“If you are sceptical about starting just like we were, start small and participate in a lot of small projects and game jam competitions. Being hands on will build your confidence and you will learn a lot in the process.”

“Learn to program, use a game engine, play a lot of games, start small, find a partner who can support you, enter competitions like game jam, and do projects.”, they said.

 

Here Are Some Valuable Thoughts to Ponder Over

“Try to make something different and be proficient in different art-styles, animations, graphics, controls. More than anything else, enjoy the entire process”.

US polls bring rich dividends to city game developers

US polls bring rich dividends to city game developers

The ‘Avion Flight Simulator’ downloaded more than 7.5 million times

When people across the globe were backing either Hillary Clinton or Donald Trump late last year, two game developers from the city bet their luck on the U.S. presidential elections.

Finally when the elections were declared, Asar Dhandala and Satish Chandra were richer by a few lakhs. The duo behind the mobile game, ‘Avion Flight Simulator’ introduced an update during the elections which doubled their revenues.

“We wanted to take advantage of the elections and introduced Air Force One flight, the official carrier of the U.S. President to the existing fleet,” said Mr. Dhandala.

“Users had to purchase the flight for $ 3 if they wanted to fly it using simulator. A lot of people paid for the additional feature and our revenues doubled during the U.S. elections,” he added.

The game has been downloaded more than 7.5 million times on Android, IOS and Windows operating systems since its launch in mid-2015. The game also helped the team generate revenues of around Rs. 50 lakh.

The game is a big hit in other countries than in India.

According to the developers, the game has the maximum downloads from USA, Russia, Brazil and Germany followed by India in the fifth position.

It was a chance meeting of the two gamers from Backstage Pass Institute of Gaming and Technology which gave birth to the idea of working on a simulator game.

“Though our target was three months, we developed the game within two months. We almost worked for 18 hours a day.

We analysed the top games and went through the reviews. We wanted to develop a product which was the best among the flight simulator games.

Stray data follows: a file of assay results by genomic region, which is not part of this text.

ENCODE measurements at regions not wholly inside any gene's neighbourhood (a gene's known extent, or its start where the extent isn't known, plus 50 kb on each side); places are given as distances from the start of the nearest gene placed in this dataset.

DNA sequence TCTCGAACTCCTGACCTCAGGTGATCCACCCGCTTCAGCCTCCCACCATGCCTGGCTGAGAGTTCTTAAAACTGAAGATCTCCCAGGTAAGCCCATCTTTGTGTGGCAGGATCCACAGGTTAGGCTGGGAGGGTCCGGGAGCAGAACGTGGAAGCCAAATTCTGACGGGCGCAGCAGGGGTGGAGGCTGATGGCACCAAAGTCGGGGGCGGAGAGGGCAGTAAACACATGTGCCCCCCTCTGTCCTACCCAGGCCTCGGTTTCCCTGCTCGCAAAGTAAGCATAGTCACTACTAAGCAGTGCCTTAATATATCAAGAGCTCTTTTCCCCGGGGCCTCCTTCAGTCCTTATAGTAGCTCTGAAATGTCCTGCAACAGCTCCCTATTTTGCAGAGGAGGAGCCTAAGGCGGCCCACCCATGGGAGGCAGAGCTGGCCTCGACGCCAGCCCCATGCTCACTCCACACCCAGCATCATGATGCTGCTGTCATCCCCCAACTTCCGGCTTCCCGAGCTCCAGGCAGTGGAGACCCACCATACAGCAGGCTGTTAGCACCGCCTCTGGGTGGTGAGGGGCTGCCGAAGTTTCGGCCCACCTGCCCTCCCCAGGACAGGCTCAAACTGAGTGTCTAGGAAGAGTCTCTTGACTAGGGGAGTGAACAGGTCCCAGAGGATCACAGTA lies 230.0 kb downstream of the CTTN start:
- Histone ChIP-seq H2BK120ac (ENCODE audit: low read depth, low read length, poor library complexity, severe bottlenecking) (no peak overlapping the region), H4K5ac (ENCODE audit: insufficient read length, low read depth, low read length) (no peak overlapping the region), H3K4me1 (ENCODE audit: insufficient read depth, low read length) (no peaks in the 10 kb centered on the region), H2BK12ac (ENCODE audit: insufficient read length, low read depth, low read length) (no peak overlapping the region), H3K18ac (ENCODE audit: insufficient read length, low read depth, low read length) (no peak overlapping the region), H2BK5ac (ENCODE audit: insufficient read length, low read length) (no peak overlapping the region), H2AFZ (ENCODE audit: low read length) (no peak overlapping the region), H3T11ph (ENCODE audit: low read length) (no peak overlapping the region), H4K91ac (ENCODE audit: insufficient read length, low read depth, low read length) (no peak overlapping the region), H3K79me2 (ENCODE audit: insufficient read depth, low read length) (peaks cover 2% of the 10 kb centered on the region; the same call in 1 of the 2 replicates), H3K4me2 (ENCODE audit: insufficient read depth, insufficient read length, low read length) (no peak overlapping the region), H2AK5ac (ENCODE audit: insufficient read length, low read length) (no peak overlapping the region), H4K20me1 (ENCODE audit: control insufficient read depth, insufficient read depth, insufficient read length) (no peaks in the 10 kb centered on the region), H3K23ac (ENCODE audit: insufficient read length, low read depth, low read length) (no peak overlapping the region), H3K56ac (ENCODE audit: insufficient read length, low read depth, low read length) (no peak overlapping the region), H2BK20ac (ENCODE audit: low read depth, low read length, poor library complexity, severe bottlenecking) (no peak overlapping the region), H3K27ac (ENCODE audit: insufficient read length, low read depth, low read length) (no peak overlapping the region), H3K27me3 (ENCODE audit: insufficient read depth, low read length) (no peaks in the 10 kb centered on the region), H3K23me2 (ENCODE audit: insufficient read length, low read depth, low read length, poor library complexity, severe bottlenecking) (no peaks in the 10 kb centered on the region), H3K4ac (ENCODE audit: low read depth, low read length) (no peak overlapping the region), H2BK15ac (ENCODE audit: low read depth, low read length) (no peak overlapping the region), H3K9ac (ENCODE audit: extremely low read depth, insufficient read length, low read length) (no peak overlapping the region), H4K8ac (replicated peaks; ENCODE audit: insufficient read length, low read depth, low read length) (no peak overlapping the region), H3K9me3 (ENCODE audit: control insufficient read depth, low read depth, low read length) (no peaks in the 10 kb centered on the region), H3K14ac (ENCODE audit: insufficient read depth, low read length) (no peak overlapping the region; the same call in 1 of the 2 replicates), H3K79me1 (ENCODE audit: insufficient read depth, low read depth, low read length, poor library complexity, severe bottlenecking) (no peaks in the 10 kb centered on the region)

We are glad that our game is in the second position in this category of mobile games,” said Mr. Dhandala.

In 2017, the youngsters want to come up with a better version of the game which includes refined engines and improved graphics.

A Chart Topping Mobile Game

A Chart Topping Mobile Game from Hamara Hyderabad

Backstage Pass Students Did It Again

50,00,000 downloads and counting…

Yes, that’s the number of downloads of the Avion Flight Simulator ™ game on the Google Play Store and counting.

Students of Backstage Pass Institute of Gaming & Technology, Satish Chandra and Asar Dhandala, are the creators of the Avionics Flight Simulator ™, 2015 game. Currently, the game is the 3rd most popular game in the world among similar games on Google Play.

Asar completed his B.F.A and Satish was a student of the PG Diploma in Game Design programme. Satish was a Systems Engineer at Infosys before he dropped out to pursue gaming while Asar turned an entrepreneur in his student days with Seven Summits.

Here is the making of the game, in their own words.

The Genesis

“While working on some project, we discovered that both of us have a penchant for aircraft. That got us both excited. We both started getting along very well and started talking more and more about the concept”.

“I already tried to make a flight simulator game and failed once. So, when I met Satish, I thought we could together build the game. Besides, he had already built two flight sim games through TeaPOT games with a million downloads each”, says Asar.

“Initially we were coding like 6 hours a day. On one of those days, we met in the coffee shop to discuss the progress. I came to know that I had to travel to San Francisco for Casual Connect USA, 2015 and we joked that we should finish before I leave for the conference”.

“Later we got serious about the jokes. We thought, why not?”,  adds Satish, quietly.

“That’s when the real game started. From 6 to 7 hours of coding a day, we jumped to 20 hours of coding a day”.

The Method

Satish chips in. “Since we both liked flight simulators, we knew what to build. We took the most played simulator games at that point and analyzed each of them in our own way. Essentially, we were building our kind of flight simulator. Like kids who fancy a helicopter full of candy. We were no different”.

The Madness

“Marketing? That’s the craziest thing in hindsight. There wasn’t any:zero marketing. No user acquisition. No spreading the word around the world. We just joined the Play Store and the Microsoft Store. All that we did was every mobile near us had the game running on it. Friends, family, neighbours, just about anyone known to us”. Both laugh heartily.